When you talk with David Ruch, it’s clear to see why he’s worked as a Red Wiggler Grower for 11 years. He’s “proud of everything” he does at Red Wiggler, he’s “learned just about everything” here, he likes harvesting “everything,” and he’s tasted “everything on the farm.”
In short, he likes “mainly everything” about his job. “I love working outside, I love planting, I love harvesting, I love the people, I love the bosses,” he says. “I love seeding, taking care of the greenhouse, and doing flower bunches for people.”
As Greenhouse Assistant, David interacts with everyone from CSA members to volunteers to school kids on field trips. When companies or classrooms come to help out on the farm, David is often put in charge of leading a group. One of the lessons he taught to visiting groups this winter included the detailed task of seeding trays of pea shoots.
“I taught them how to put one seed in each cell,” David explains. “With people who have never known what to do on a farm, I like teaching them all about the vegetables, where they’re coming from. If I’m the leader, I’ll be teaching two or three kids what to do, correcting how to do it, how not to do it. But I always, when I teach them, I do it with a positive attitude. I’m happy that I get to be a teacher.”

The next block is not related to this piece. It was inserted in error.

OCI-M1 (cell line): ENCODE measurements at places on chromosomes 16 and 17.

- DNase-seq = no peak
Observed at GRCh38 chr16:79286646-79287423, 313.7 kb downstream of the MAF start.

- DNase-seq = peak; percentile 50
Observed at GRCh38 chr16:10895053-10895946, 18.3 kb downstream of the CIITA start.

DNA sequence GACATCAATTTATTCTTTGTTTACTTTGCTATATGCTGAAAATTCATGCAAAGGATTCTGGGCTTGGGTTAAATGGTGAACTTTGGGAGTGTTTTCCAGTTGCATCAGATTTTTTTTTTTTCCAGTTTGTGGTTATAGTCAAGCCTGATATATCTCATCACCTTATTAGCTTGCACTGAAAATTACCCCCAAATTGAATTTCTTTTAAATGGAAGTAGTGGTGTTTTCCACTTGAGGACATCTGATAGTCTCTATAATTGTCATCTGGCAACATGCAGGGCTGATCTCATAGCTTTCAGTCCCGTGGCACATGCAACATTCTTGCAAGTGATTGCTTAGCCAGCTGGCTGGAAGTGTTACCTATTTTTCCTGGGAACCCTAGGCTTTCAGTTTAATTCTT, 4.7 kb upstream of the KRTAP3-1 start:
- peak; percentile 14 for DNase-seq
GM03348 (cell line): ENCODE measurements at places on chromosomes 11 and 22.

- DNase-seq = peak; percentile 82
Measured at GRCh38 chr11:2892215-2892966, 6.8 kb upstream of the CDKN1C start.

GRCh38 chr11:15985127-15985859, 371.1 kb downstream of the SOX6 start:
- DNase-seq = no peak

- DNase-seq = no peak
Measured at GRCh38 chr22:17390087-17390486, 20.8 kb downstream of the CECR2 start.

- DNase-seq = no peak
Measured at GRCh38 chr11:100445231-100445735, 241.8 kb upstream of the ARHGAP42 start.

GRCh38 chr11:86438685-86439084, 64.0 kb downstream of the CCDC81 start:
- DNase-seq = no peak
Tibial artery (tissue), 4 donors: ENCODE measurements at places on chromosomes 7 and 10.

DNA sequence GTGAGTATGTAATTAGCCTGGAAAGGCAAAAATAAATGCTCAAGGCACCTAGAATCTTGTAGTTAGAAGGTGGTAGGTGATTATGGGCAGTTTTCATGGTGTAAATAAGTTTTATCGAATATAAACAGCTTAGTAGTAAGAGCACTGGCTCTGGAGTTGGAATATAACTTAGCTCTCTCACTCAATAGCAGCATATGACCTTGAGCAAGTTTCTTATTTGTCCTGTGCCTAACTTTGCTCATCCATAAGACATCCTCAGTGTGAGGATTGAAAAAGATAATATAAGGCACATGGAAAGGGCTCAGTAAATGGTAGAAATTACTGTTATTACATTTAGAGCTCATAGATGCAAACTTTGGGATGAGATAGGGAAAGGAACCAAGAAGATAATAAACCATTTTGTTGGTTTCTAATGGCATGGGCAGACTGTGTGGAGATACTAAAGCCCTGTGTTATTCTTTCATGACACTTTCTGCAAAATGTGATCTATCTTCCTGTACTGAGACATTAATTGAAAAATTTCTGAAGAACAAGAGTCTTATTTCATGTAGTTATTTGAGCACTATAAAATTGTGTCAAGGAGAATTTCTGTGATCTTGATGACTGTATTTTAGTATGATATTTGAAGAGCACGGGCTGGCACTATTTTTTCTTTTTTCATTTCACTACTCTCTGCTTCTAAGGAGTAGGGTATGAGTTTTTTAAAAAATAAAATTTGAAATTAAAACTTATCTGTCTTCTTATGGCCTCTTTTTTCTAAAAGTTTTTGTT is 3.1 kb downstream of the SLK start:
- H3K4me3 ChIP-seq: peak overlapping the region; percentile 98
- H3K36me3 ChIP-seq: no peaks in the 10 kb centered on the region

The task of teaching beginners is well suited to David, as he was also brand-new to farming when he first came to Red Wiggler. Even though he has learned much in his long tenure here, he is always eager to keep learning.
Many of the farm’s CSA members know David better as the resident flower arrangement expert. As part of their membership, CSA members have weekly access to the pick-your-own flower and herb areas on the farm.
“I have to let them pick their own flowers,” David explains. “But they always come up to me, saying ‘Can you make my flower arrangement look pretty?’ So I do.” David also arranges bouquets for Red Wiggler fundraising events throughout the year and Leisure World markets in August. His favorite part is “making a gigantic rainbow” using sunflowers, zinnias, snapdragons, asters, and gladiolas, among others.
When he’s not arranging flowers, leading visitor groups, watering the greenhouse, or harvesting basil (his favorite), David can be found savoring the farm’s nutritious produce. “With the vegetables in the store, they’re not fresh. They’ve got so many pesticides on them. But working here, you know where it’s coming from. It’s coming from Mother Earth. And it’s local and it’s fresh and it’s organic. And that’s the best way to go!”